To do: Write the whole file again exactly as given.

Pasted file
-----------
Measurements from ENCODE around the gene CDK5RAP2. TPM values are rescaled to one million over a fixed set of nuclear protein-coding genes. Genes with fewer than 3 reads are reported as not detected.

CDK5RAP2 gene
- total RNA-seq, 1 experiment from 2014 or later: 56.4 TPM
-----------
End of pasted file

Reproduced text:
Measurements from ENCODE around the gene CDK5RAP2. TPM values are rescaled to one million over a fixed set of nuclear protein-coding genes. Genes with fewer than 3 reads are reported as not detected.

CDK5RAP2 gene
- total RNA-seq, 1 experiment from 2014 or later: 56.4 TPM